Capital projects are being delayed as DePauw University struggles to stabilize its financial future.
President Mark McCoy said at the September faculty meeting the current business model DePauw is using is not sustainable for the future. Currently, DePauw is drawing from the endowment at 6.35 percent, which is an over a percentage point higher than the recommended 4 to 5 percent. “This year we’re drawing six percent, which is, long-term for DePauw, not the best way to go,” John Carrigan, budget director, and controller said.
That means some building projects, like the renovation and expansion of the Roy O. West library, will be delayed two years to 2020. Other projects, such as the renovation of the Tenzer Technology Center and upgrading of dorms, will have to wait.
“It’s hard to do triage when everything is a head gaping wound,” President McCoy said.
According to Carrigan, a higher withdrawal from the endowment is used to cover operating costs that are not covered by net tuition and the annual giving fund.
The capital renews and replaces budget has been affected by current budget concerns. “This goes towards fixing our buildings and upkeep, which is much lower than it should be,” said Carrigan. “If you look at our financial statements, each year our depreciation is $11 million and that’s what we should be spending on our buildings. Right now we’re only spending about $2 million.”
President McCoy said current projects like the $18 million library renovation are being pushed back. The Tenzer Center was introduced to the DePauw community in May 2017 with hopes to complete the project by 2020.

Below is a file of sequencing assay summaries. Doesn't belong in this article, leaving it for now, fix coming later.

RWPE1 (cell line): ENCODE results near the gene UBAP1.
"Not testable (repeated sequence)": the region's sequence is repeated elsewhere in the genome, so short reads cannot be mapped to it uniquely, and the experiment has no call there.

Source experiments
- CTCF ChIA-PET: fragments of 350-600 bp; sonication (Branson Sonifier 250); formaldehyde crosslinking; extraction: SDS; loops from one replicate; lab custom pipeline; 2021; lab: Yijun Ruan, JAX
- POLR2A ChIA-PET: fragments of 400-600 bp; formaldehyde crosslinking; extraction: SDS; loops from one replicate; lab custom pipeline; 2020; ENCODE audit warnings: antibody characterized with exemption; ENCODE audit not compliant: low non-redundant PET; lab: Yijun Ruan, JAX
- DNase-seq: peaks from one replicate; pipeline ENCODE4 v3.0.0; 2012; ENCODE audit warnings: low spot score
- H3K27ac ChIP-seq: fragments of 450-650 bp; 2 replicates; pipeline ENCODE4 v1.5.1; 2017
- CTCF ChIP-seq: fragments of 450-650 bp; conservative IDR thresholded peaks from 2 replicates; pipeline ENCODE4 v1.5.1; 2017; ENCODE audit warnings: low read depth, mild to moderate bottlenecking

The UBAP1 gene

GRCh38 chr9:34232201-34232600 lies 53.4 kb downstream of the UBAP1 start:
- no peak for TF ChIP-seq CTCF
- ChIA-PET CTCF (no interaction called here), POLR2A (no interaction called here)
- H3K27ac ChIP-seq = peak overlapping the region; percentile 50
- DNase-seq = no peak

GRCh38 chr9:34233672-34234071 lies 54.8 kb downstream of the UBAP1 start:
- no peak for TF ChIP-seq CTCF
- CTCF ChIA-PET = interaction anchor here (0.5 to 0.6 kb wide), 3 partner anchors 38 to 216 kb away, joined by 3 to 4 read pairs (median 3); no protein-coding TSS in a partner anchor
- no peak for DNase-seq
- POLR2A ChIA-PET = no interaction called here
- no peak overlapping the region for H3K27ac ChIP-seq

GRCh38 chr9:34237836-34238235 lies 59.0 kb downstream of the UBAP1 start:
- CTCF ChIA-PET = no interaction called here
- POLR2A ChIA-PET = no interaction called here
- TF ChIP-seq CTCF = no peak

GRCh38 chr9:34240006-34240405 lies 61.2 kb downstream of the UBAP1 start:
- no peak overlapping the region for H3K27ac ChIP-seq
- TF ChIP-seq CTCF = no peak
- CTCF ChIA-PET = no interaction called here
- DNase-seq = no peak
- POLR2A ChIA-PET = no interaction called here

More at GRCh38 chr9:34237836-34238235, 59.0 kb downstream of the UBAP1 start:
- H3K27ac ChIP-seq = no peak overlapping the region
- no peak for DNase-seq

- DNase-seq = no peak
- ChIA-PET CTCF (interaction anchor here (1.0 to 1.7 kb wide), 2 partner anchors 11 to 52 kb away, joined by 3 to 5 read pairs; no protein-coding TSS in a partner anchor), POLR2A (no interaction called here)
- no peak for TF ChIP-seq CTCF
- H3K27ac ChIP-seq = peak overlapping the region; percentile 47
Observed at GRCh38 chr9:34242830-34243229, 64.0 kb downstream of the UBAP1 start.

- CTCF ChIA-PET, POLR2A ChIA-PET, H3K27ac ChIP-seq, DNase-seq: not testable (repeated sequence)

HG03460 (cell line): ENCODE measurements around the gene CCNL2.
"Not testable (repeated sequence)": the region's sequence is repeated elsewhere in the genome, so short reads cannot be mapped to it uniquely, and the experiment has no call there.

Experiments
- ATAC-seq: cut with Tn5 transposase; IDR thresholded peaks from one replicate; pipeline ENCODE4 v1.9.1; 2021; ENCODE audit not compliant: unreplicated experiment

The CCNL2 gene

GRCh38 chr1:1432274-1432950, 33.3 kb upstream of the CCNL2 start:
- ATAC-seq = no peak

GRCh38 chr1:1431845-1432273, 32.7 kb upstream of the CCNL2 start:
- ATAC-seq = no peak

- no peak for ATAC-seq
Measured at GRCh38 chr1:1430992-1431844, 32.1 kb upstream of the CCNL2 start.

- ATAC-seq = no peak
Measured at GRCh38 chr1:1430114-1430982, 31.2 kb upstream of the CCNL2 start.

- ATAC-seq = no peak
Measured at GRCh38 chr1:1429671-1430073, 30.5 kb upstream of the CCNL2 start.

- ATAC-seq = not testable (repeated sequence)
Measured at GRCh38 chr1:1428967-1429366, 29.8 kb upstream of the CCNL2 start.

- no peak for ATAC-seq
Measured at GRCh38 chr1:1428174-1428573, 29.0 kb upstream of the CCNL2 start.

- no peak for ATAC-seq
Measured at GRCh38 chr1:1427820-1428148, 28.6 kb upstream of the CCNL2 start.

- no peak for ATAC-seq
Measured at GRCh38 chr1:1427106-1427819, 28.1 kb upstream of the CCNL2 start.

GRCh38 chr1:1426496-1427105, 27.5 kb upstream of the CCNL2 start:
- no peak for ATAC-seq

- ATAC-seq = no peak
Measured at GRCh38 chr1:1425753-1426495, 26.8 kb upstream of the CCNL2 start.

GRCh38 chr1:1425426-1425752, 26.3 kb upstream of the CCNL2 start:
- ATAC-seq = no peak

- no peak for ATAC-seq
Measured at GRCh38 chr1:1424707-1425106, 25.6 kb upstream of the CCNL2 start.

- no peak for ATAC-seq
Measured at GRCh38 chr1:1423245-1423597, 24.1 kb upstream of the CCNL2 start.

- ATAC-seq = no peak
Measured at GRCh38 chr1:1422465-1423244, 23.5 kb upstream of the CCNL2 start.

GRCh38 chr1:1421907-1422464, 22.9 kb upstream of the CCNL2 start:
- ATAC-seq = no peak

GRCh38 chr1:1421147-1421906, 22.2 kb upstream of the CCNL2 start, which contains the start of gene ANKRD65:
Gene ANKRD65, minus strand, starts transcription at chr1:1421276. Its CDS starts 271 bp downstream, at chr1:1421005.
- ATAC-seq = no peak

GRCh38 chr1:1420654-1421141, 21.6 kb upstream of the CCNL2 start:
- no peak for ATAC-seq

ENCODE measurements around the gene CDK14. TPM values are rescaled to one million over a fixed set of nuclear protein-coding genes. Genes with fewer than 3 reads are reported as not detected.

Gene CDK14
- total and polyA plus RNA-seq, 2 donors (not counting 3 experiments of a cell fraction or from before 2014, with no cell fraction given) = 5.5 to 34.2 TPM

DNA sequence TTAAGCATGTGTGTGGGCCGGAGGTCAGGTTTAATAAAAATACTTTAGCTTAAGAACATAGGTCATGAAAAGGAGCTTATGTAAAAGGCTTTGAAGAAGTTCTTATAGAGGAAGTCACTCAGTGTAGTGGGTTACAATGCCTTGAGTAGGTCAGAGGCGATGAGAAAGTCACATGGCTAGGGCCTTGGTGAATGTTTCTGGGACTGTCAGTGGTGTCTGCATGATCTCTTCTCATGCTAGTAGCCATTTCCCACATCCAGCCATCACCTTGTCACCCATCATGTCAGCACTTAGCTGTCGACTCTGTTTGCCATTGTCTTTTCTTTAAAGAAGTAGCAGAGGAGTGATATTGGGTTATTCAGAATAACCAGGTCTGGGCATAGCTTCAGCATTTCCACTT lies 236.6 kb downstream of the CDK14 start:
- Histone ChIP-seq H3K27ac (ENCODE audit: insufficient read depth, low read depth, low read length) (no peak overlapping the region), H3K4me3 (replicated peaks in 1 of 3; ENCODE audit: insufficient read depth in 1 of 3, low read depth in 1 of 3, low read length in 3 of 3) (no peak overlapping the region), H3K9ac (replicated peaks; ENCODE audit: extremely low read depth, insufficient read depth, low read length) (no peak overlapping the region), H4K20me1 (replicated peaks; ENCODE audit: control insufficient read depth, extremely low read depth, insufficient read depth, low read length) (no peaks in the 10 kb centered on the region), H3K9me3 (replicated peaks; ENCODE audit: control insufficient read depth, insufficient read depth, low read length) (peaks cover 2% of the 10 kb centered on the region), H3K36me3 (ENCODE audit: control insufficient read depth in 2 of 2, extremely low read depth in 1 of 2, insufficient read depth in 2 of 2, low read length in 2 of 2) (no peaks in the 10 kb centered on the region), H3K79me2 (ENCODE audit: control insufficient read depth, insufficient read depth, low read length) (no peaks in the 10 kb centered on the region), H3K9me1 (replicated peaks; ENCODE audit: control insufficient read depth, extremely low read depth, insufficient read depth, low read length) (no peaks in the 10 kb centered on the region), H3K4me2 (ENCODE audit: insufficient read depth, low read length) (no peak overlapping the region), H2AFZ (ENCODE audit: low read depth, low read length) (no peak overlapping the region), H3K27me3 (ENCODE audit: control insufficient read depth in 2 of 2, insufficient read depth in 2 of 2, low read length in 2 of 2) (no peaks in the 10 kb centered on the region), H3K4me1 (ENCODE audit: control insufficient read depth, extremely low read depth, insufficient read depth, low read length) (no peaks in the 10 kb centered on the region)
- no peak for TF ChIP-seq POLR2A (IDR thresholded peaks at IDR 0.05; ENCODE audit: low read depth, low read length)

“The gift from Don (‘61) and Barbara Daseke has always been slated for 2020,” President McCoy said. The plan was to fund the beginning of the project through the operations budget and pay the school back once the gift came through in 2020. President McCoy said they cannot do this because of a board policy stating the project cannot start until a certain percentage of funds are in the University’s hands.
Warren Whitesell, associate vice president for facilities management, said this policy has been waived in the past, but President McCoy said the later start date will allow for a better approach. “More deferred maintenance can be addressed with a later start date and the building can now be [environmentally] greener,” President McCoy said.
Another project being affected by the lack of budget funds are the first-year dormitories. President McCoy said the University has not taken the first step to renovating the dorms because of the exorbitant costs. However, a meeting will take place in January to discuss the option of taking on more debt to finance the project.
President McCoy said a potential plan will come forward in February with a timeline for the project.
According to Carrigan, DePauw’s operating budget for the 2017-2018 school year is running at $111 million in expenses. These expenses are broken up into four categories: salaries, wages, and benefits; non-salary operating expenses; debt service and the capital renew and replace budget.
Salaries, wages, and benefits make up the biggest part of the operating budget at 55 percent. The amount spent in this part of the budget changes year to year due to faculty and staff changes, as well as changes in benefits. Carrigan said every employee received a 3 percent increase in their salary and the University paid more money in health benefit claims.